For “mackerel”, the second edition in 1989 listed 19 alternative spellings. The unearthing of sources never ends, though, so the third edition revised entry in 2002 listed no fewer than thirty: maccarel, mackaral, mackarel, mackarell, mackerel, mackarell, mackeril, mackreel, mackrel, mackril, macquerel, macquerell, macrel, macrell, macrelle, macril, macrill, makarell, makcaral, makerel, makerell, makerelle, makral, makrall, makreill, makrel, makrell, makyrelle, maquerel, and maycril.

As lexicographers, the editors would never declare these alternatives to be wrong: misspellings. They do not wish to declare their choice of spelling for the headword, mackerel, to be “correct”. They emphasize that they examine the evidence and choose “the most common current spelling.”

A new entry as of December 2003 memorialized “nuclar”: “= nuclear, (adjective, in various senses).”

James GleickThe Information

All spellings are made up, and exist as dynamic parts of the complex adaptive system of language. Conclusion: we waste too much attention on typos.

Typo (1)

I was reading an article – a thoughtful, well researched, nicely structured, neatly expressed piece of writing about something important – when I came across the typo.

“Ha!” ran my interior monologue. “This person is an idiot. I am smarter than they are.”

Of course, it’s better if a text is error-free. But typos and spelling mistakes are probably the least important problems a piece of writing can have and are by far the easiest things to fix.

Perhaps that’s why we’re trained to pay them so much attention: it’s a lot easier to teach kids to spell than to help them learn to think, to have something worth saying, and to say it convincingly or winsomely.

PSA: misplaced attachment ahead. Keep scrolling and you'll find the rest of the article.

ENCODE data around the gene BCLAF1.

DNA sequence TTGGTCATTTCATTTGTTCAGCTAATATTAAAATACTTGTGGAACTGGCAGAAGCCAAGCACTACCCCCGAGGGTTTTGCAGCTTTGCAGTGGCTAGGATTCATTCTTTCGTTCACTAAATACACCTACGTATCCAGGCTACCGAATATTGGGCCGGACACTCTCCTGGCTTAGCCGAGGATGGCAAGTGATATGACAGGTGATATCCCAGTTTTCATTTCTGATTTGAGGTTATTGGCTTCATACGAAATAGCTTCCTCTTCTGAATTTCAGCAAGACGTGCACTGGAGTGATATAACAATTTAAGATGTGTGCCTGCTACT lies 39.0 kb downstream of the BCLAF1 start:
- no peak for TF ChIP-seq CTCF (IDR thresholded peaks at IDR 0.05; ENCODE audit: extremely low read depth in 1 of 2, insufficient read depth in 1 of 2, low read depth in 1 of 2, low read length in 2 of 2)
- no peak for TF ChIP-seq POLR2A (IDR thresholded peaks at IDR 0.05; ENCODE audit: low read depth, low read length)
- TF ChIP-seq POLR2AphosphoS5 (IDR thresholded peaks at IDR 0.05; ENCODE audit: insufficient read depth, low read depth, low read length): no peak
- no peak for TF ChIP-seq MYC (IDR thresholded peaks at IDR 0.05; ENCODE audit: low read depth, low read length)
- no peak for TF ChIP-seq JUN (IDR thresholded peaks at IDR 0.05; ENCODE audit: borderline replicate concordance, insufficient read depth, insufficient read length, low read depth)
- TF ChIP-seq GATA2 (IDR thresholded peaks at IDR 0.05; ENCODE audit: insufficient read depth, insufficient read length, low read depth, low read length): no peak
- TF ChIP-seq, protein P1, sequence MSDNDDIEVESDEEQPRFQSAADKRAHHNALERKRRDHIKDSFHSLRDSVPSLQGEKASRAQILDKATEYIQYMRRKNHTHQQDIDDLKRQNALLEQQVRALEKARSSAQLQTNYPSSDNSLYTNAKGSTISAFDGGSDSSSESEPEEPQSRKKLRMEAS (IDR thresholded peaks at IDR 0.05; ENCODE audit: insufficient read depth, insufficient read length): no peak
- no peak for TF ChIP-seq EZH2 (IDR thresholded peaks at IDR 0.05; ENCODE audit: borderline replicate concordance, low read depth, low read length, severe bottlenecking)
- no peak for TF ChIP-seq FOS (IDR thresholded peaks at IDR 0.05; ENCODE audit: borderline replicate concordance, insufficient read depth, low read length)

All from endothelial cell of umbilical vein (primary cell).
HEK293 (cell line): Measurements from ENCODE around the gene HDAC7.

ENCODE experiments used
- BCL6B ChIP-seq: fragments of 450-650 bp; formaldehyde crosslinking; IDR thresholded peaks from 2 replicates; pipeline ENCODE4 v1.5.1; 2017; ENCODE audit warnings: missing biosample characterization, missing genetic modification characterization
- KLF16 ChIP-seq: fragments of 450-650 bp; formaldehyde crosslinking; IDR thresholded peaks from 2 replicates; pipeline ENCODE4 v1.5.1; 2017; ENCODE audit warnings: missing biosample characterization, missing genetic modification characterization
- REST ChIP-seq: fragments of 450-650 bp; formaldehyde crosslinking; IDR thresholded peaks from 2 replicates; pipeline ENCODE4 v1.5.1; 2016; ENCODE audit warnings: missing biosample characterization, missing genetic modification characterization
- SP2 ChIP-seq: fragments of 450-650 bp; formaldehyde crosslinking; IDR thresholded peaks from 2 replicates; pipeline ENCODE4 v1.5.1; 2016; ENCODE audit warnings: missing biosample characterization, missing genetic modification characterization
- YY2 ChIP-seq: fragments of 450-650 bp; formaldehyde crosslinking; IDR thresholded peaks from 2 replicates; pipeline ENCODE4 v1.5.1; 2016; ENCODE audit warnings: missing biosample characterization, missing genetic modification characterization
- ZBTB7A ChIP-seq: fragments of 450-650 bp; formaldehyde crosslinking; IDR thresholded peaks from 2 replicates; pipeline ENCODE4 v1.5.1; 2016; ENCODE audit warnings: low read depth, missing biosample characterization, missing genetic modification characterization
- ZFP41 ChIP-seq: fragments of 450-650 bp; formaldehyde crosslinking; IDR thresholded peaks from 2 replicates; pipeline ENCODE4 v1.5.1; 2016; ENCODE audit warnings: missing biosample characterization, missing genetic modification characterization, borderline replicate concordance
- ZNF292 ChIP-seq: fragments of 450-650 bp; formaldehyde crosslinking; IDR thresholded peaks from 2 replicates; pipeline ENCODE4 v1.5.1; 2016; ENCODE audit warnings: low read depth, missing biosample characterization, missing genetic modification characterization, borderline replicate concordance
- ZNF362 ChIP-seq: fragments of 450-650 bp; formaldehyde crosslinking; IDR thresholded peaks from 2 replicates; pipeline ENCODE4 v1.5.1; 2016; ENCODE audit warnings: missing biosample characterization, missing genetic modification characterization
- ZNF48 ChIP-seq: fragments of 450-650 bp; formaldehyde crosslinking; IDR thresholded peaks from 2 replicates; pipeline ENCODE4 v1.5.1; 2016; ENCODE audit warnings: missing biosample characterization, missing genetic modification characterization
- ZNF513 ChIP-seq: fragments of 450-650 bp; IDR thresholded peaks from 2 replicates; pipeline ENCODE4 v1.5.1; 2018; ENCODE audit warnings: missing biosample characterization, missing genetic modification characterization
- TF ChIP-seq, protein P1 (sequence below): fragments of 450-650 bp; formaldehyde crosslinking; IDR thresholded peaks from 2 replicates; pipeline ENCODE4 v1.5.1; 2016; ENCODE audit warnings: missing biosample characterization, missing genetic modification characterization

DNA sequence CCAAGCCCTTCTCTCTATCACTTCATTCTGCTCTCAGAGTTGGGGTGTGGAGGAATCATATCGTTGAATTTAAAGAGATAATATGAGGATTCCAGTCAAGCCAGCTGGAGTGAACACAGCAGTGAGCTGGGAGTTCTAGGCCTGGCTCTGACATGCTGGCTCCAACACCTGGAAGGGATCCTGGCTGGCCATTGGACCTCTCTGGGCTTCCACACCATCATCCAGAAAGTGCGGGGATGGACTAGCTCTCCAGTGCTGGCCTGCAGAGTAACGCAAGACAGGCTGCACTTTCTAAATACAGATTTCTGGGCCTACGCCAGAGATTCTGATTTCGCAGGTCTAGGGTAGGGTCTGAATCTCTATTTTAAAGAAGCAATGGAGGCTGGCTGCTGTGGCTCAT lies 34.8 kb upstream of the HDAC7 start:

Inwardly ridiculing the idiot who misspelled a word or two is a cheap trick we use to feel good about ourselves – with the added benefit that it allows us to hide from the fact that the writer in question (smarter or not) has taken the time to write something, and we haven’t.

Marc Andreessen: the test

More from Marc Andreessen’s brilliant interview on The Moment with Brian Koppelman. This time: how breaking into the network in order to get funding isn’t so much a symptom of cronyism as a test of fundamental attributes that a fundraiser will need to be successful.

Marc: In the financing business, like, we are dying to finance the next great startup. Like, people talk about like venture capitalists; it’s you gotta run on these gauntlets to do it or like it’s so, you know, they fund all this…you know, we’re dying to fund the next Google. Like, we can’t wait. So just for god’s sake, figure out a way to build it and bring it to us. Please!